Web Date: March 28, 2014
Spinning Magnetic Nanoparticles Destroy Cancer Cells
Nanoparticles are a popular weapon for attacking cancer cells. Researchers typically load them with anticancer drugs to deliver payloads directly to malignant cells or heat the particles up to destroy tumor tissue. Two independent research teams have recently suggested a different tactic that involves trapping magnetic nanoparticles inside tiny cellular vesicles called lysosomes. A new study by one of those teams shows that when exposed to a moving magnetic field, these particles start spinning and tear up the lysosome walls, causing cell death.
Magnetic nanoparticles are used in an anticancer strategy known as hyperthermia. That’s because they generate heat, destroying tissue around them, when exposed to high-frequency alternating magnetic fields. Unfortunately, the strategy causes collateral damage to healthy tissue as well.
In 2013, Carlos Rinaldi, at the University of Florida, and his colleagues proposed a nonthermal technique for destroying tumors using magnetic nanoparticles (ACS Nano 2013, DOI: 10.1021/nn4007048). They targeted lysosomes, which act like trash collectors, engulfing foreign particles that enter cells. Applying alternating magnetic fields to iron oxide nanoparticles packed inside lysosomes caused the lysosomes to burst. But the researchers were unsure of the mechanism behind this destruction.
Another team has now demonstrated that the nanoparticles can be made to twirl and tear up lysosome walls (ACS Nano 2014, DOI: 10.1021/nn406302j). Erik Renström, of Lund University in Sweden, and his colleagues developed a device that generates a so-called dynamic magnetic field by moving or rotating a magnet over a sample. The torque generated by this field sets each nanoparticle rotating around its own axis.
To test the effects of the spinning particles in cells, the researchers used 100-nm-diameter iron oxide nanoparticles, which they coated with fluorescent dyes and antibodies that bind to proteins found on the outer membranes of lysosomes. They added the coated particles to cultures of rat pancreatic tumor cells and human pancreatic cells, and exposed them to a dynamic magnetic field for 20 minutes. By tracking the particles’ fluorescent signal, the researchers confirmed that metal oxide particles landed in the lysosomes.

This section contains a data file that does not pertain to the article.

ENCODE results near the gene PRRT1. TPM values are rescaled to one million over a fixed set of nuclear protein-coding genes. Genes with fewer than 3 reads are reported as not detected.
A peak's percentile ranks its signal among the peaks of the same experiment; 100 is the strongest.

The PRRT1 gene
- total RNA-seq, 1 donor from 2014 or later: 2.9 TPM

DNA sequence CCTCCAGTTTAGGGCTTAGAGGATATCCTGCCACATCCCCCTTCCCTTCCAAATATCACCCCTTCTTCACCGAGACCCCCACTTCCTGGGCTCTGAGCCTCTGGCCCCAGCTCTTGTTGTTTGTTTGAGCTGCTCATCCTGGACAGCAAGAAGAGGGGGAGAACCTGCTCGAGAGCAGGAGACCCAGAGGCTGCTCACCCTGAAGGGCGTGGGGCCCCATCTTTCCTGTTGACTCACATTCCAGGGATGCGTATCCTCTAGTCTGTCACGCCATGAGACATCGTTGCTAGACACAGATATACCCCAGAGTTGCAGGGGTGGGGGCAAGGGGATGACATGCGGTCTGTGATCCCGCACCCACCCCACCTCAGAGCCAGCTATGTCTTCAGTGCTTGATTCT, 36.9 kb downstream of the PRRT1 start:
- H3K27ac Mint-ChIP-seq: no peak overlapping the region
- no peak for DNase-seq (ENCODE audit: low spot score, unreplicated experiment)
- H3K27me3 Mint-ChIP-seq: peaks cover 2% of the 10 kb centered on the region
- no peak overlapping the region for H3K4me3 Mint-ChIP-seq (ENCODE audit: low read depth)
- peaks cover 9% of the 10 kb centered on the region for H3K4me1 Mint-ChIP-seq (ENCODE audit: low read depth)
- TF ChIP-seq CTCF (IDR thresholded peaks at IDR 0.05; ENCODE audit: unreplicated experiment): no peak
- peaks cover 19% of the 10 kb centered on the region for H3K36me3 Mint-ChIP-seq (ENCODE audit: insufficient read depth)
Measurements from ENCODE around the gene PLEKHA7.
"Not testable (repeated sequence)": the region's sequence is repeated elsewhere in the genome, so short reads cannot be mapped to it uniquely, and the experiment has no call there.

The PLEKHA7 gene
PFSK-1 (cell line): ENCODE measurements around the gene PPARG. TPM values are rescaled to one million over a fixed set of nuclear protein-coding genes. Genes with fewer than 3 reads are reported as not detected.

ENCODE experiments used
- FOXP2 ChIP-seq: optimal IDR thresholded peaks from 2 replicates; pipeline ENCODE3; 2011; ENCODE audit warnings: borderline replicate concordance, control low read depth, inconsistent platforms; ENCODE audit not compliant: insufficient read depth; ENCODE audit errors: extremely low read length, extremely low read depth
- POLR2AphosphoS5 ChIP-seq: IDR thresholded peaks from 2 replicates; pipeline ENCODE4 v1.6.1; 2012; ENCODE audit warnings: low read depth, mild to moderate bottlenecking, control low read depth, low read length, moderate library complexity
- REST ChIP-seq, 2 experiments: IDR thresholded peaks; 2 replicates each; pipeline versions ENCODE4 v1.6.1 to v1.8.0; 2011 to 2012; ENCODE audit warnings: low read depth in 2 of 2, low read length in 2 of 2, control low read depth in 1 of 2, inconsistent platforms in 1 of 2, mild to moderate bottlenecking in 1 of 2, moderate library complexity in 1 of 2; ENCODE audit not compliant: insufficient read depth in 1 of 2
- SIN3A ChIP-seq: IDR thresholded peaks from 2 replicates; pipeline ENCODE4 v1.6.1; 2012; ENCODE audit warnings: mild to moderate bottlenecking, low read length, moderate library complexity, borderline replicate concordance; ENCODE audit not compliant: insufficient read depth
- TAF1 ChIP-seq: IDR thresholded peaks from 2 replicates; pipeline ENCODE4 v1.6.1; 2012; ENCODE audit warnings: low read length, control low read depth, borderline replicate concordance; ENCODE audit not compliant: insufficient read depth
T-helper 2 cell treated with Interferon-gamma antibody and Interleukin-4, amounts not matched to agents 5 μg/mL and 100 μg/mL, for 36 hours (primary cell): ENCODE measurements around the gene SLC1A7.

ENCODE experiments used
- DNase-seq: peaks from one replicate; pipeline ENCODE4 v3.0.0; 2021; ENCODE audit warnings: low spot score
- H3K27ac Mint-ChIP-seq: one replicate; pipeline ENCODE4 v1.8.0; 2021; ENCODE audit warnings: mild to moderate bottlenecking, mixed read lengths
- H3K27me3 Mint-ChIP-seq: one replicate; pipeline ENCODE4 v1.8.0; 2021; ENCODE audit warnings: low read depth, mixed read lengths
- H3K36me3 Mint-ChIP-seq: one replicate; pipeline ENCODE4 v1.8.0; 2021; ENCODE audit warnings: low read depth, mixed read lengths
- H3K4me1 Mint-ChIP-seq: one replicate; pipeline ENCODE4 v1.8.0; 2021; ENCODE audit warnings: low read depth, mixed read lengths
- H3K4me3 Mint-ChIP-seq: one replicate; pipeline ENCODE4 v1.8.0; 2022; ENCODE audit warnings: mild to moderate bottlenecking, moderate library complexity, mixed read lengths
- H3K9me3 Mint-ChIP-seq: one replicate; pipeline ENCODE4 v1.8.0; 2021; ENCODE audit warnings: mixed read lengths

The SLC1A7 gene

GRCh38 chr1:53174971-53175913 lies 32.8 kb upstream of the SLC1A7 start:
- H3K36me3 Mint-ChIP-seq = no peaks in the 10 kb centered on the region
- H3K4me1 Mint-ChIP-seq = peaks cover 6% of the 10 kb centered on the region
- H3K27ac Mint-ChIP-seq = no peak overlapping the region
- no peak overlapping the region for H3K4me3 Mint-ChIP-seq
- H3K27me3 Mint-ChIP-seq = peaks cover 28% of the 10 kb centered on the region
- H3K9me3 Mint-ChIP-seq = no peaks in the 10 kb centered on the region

Next, the researchers exposed the cultures to another 20-minute round of the magnetic field. If the nanoparticles were bound to the lysosome and started to spin, they should tear small holes in the membrane, the researchers thought. When the lysosomes ruptured, they would spill their contents into the cell, which would trigger cell death by releasing digestive enzymes and decreasing the cell’s pH. The researchers confirmed the lysosome rupture by staining the vesicles with a fluorescent dye that gets dimmer when lysosomes break open and their volume drops.
After applying the magnetic field once a day for six days, they found that cell growth dropped by almost 50% compared to untreated cells. The temperature of the culture did not spike over this time, so the researchers concluded that lysosome bursting and not heating led to cancer cell death.
Florida’s Rinaldi says the new study verifies his group’s proposal that magnetic nanoparticles can damage lysosomes. But he thinks that more proof is needed to show that nanoparticle rotation is the mechanism at work.
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